heridge Knight’s “Hard Returns to Prison from the Hospital for the Criminally Insane,” John Hope Franklin’s “The Train from Hate,” and Claude McKay’s “Outcast” are all racial Others, yet they exhibit integrity and determination by and by accepting what their blackness entails while strongly believing that they are not inferior to their white counterparts. They alter the definition of a hero as someone who is confident about their self-worth even though social injustice marginalizes them as the Others.
In “The Language of African Literature,” Ngugi first discusses the colonial alienation children in Kenya experiences as a result of the superiority of English over Kikuyu. In other words, the colonial power implied in the English language is perpetuated through education. Thus, Ngugi explains that he decides to write only in Kikuyu so that all local people in Kenya would be able to understand his work. The subject matter of his work includes revolutionary ideas that challenge the authority, and the government sees it as a threat as Ngugi’s writing is highly popular at the grassroots level where people are unfamiliar with English. Ngugi’s act displays his pride towards his own culture, even though it is undermined by the colonial power. His insistence to speak and write in Kikuyu has resulted in imprisonment, yet he continues to promote a wider usage of the native language so that the colonial power would no longer be able to dominate the Kenyan people in education and in everyday life. As he wrote, “We African writers are bound by our calling to do for our language what Spenser, Milton, and Shakespeare did for English” (452). This statement challenges the status quo between the Kenyan and British culture and promotes pride in Ngugi and other Kenyan people for their original language. Ngugi’s willingness to accept his blackness and his persistence in challenging the colonial oppression through writing and action exhibit
However, in the five literary texts that I am going to discuss, it appears that heroes are not often male, and they are also not often the popular ones;…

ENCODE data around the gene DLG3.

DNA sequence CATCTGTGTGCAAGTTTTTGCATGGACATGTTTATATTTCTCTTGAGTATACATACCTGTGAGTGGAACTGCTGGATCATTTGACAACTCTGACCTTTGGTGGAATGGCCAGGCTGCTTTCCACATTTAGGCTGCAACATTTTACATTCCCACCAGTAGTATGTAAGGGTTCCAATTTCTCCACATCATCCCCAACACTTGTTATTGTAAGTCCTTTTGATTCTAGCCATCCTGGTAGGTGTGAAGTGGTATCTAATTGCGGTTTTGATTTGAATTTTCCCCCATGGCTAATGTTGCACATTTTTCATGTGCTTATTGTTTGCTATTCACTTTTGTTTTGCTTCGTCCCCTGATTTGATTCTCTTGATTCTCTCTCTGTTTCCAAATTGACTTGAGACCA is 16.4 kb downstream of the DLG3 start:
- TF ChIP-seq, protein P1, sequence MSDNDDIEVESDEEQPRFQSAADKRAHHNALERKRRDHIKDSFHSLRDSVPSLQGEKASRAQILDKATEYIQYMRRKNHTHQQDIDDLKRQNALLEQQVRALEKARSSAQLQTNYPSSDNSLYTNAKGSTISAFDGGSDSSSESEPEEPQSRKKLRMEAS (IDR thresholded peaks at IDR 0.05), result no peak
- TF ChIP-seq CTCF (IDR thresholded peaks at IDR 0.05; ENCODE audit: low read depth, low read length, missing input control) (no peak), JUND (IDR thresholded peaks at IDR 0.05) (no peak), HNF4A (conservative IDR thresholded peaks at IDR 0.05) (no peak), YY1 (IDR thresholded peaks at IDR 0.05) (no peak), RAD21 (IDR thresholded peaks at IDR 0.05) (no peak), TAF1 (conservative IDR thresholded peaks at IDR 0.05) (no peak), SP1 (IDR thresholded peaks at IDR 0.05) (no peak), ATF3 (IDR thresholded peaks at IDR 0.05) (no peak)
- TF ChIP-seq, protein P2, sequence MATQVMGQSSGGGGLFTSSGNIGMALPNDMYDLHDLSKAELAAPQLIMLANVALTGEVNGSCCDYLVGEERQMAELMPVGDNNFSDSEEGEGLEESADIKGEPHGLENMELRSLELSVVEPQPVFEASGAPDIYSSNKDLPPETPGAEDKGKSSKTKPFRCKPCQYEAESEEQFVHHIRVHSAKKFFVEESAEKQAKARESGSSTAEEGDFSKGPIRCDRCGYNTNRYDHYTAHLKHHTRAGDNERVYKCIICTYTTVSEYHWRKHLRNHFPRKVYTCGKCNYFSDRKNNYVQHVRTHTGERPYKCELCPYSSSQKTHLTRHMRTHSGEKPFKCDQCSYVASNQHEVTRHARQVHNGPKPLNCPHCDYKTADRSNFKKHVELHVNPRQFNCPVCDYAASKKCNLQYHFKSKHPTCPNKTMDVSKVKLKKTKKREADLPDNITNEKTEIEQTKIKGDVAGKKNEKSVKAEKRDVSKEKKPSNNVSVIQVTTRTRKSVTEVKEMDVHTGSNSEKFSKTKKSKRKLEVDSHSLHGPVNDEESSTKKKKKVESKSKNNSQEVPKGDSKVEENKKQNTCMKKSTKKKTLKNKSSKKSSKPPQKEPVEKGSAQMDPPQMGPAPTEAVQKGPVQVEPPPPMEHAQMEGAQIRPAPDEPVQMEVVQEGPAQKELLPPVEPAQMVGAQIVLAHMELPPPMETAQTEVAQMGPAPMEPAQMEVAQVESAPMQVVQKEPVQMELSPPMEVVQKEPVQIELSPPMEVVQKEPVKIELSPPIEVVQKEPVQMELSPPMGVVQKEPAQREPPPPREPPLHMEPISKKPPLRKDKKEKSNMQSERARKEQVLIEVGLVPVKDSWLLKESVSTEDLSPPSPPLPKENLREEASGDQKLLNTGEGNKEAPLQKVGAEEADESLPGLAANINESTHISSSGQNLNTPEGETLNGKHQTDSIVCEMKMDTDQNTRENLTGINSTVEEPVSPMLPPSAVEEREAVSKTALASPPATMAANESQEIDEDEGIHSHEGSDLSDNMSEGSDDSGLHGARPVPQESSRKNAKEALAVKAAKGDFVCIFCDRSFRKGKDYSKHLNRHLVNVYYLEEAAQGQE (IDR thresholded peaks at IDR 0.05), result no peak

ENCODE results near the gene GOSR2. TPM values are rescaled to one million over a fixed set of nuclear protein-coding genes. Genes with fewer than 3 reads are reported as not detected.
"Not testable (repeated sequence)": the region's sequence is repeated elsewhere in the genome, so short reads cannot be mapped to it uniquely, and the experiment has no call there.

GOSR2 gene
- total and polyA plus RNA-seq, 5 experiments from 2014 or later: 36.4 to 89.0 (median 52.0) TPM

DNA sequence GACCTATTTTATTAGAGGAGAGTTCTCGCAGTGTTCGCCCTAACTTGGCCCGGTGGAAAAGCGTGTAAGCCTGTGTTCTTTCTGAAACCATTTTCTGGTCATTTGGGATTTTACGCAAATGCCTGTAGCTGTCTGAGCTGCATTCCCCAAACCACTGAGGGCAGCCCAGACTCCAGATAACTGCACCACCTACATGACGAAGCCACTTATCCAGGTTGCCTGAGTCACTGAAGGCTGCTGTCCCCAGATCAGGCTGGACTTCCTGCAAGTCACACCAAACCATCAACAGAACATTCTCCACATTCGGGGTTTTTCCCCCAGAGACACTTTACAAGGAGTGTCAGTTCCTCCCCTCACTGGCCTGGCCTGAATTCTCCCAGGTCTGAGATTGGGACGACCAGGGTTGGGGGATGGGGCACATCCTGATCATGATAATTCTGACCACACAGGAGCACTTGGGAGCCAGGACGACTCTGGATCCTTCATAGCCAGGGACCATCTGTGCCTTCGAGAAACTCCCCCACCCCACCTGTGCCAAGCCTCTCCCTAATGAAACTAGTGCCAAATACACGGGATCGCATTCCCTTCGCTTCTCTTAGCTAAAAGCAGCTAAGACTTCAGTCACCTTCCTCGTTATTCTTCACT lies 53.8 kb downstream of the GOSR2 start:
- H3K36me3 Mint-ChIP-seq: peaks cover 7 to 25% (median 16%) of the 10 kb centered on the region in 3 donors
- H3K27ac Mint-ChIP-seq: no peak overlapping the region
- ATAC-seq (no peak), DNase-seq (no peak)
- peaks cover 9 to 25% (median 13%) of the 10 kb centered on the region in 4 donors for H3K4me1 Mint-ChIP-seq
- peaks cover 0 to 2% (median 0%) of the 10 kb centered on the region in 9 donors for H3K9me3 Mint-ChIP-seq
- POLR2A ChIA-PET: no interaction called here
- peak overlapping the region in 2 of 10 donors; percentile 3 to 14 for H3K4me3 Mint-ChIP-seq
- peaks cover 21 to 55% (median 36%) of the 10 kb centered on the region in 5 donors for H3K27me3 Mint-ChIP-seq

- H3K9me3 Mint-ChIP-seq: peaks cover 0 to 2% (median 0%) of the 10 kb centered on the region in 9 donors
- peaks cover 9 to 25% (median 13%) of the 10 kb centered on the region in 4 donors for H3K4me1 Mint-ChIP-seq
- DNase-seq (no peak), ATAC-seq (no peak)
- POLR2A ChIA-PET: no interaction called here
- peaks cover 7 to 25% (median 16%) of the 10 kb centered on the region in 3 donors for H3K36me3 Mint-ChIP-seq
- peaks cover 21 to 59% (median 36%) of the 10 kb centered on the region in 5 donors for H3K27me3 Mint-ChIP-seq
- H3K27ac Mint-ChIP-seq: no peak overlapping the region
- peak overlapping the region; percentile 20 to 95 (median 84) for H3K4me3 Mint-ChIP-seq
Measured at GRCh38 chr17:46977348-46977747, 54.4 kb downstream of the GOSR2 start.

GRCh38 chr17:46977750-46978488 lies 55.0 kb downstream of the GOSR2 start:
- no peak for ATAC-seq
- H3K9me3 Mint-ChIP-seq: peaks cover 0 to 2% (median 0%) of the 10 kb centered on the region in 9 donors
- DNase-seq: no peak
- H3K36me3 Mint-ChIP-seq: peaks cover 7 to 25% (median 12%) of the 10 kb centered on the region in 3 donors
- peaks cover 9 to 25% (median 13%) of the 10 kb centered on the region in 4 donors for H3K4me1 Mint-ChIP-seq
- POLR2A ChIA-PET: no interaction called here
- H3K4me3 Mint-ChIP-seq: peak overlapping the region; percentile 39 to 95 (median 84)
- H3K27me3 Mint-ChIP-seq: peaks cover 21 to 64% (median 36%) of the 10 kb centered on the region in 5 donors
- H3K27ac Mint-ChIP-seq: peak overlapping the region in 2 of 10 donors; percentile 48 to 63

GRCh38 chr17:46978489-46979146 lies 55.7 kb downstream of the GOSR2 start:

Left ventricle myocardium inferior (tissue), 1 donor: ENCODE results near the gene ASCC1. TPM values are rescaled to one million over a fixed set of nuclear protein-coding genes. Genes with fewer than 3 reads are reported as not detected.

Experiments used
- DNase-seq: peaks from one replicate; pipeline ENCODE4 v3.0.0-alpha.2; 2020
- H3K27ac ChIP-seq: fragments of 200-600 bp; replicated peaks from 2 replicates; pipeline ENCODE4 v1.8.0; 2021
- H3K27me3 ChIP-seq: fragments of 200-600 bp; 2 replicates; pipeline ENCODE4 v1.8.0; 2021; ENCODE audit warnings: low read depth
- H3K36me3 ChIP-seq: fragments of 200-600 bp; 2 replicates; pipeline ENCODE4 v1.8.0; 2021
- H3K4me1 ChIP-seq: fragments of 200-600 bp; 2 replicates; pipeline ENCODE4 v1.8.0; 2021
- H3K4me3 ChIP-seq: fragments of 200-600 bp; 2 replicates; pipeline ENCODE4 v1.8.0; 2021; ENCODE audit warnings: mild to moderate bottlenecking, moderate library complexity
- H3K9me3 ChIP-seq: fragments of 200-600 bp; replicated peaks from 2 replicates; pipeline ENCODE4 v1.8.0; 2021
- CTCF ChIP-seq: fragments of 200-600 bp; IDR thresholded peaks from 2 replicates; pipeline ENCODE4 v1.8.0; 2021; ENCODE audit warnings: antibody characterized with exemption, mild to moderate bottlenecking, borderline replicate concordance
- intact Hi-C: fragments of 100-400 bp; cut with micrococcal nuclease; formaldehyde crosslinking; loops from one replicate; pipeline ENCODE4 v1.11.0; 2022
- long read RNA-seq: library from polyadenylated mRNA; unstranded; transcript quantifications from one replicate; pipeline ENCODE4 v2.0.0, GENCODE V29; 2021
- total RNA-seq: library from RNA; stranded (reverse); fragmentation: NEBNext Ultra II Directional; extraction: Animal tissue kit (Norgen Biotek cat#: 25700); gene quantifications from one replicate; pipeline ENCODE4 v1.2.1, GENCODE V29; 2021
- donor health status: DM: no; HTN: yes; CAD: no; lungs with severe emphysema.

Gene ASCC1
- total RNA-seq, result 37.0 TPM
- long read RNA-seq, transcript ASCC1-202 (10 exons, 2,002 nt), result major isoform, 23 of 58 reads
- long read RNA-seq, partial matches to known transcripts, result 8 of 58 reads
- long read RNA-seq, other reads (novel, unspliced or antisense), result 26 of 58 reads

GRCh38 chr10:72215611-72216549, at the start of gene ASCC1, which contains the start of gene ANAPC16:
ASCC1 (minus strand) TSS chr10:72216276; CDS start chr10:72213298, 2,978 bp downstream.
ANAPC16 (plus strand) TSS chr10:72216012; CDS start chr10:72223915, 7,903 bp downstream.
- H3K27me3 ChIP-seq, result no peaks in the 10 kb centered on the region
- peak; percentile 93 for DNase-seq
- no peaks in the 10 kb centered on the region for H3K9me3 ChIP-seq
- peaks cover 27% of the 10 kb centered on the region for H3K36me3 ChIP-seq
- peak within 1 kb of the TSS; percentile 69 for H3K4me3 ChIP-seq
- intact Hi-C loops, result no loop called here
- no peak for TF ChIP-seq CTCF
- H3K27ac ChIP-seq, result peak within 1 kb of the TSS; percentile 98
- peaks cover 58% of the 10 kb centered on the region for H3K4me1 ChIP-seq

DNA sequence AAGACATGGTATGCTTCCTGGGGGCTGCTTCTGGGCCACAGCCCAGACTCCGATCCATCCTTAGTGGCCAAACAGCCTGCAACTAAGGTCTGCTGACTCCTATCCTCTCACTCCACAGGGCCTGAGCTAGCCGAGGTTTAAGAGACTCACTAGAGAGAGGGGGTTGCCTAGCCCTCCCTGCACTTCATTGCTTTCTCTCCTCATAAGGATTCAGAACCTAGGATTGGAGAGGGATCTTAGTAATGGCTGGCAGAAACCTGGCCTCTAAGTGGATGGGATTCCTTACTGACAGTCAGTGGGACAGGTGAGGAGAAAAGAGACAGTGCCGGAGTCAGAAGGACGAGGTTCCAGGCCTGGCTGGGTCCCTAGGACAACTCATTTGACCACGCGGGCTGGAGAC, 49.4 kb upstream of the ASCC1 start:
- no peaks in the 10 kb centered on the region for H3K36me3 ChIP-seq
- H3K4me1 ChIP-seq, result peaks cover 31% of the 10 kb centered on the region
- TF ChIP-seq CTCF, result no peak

Hercules to the Romans or Heracles to the Greeks for instance, is a hero not only because of his extra-ordinary strength and wit but more especially due to the difficult tasks he did to redeem himself from killing his wife and children when he went insane.
orts at describing the character of a hero are upsettingly inadequate as there is predominant stress on the physical strength, bravery and warlike dexterity and the absence of any mention of intellect. My definition of a hero is an individual of high moral reputation and
Such values include leadership, work, faith, prayer, loyalty, confidence and worship. This paper will discuss some of my personal core values, which have enabled me to be who I am today.
Leadership refers mainly to the process of social
This paper illustrates that in order to strengthen core values in the practice environment, there should be education programs offering teaching about physical therapy. This will create awareness and make various practices important and thus applied in a clinical set up. Integration of core values is possible if there are ways to measure the extent of adherence to those values.
ss the personal and professional value of integrity would exude the characteristics and determination to abide by ethical and moral standards, as expected of a leader.
I strongly believe that the ability of leaders to follow the integrity competencies depend on the personal and
Honesty and morality are other interchangeable terms that are given to integrity. I understood the actual meaning of integrity at school one afternoon, when I was a part of an accident in the parking lot.
I had gone out for lunch and when I returned to
2 pages (500 words)Essay
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